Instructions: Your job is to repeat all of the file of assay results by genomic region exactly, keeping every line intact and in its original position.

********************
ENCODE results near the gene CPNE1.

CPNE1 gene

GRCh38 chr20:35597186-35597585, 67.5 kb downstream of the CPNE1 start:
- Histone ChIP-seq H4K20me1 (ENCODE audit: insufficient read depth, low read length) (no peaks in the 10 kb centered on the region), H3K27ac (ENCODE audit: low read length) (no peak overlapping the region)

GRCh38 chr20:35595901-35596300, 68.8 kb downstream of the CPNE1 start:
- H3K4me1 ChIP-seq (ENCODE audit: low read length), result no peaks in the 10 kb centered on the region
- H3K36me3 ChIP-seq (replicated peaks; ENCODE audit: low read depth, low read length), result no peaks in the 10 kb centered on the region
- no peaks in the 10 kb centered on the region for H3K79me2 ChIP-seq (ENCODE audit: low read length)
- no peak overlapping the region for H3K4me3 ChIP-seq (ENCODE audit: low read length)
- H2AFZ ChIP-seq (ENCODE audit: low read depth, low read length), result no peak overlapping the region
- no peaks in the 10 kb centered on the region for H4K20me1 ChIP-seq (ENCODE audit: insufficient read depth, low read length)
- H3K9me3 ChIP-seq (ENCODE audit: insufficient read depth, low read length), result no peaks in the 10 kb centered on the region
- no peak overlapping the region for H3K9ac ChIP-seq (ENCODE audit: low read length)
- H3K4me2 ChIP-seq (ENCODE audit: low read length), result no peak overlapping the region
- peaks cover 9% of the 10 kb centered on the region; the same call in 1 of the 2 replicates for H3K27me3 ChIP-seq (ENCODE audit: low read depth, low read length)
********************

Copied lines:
ENCODE results near the gene CPNE1.

CPNE1 gene

GRCh38 chr20:35597186-35597585, 67.5 kb downstream of the CPNE1 start:
- Histone ChIP-seq H4K20me1 (ENCODE audit: insufficient read depth, low read length) (no peaks in the 10 kb centered on the region), H3K27ac (ENCODE audit: low read length) (no peak overlapping the region)

GRCh38 chr20:35595901-35596300, 68.8 kb downstream of the CPNE1 start:
- H3K4me1 ChIP-seq (ENCODE audit: low read length), result no peaks in the 10 kb centered on the region
- H3K36me3 ChIP-seq (replicated peaks; ENCODE audit: low read depth, low read length), result no peaks in the 10 kb centered on the region
- no peaks in the 10 kb centered on the region for H3K79me2 ChIP-seq (ENCODE audit: low read length)
- no peak overlapping the region for H3K4me3 ChIP-seq (ENCODE audit: low read length)
- H2AFZ ChIP-seq (ENCODE audit: low read depth, low read length), result no peak overlapping the region
- no peaks in the 10 kb centered on the region for H4K20me1 ChIP-seq (ENCODE audit: insufficient read depth, low read length)
- H3K9me3 ChIP-seq (ENCODE audit: insufficient read depth, low read length), result no peaks in the 10 kb centered on the region
- no peak overlapping the region for H3K9ac ChIP-seq (ENCODE audit: low read length)
- H3K4me2 ChIP-seq (ENCODE audit: low read length), result no peak overlapping the region
- peaks cover 9% of the 10 kb centered on the region; the same call in 1 of the 2 replicates for H3K27me3 ChIP-seq (ENCODE audit: low read depth, low read length)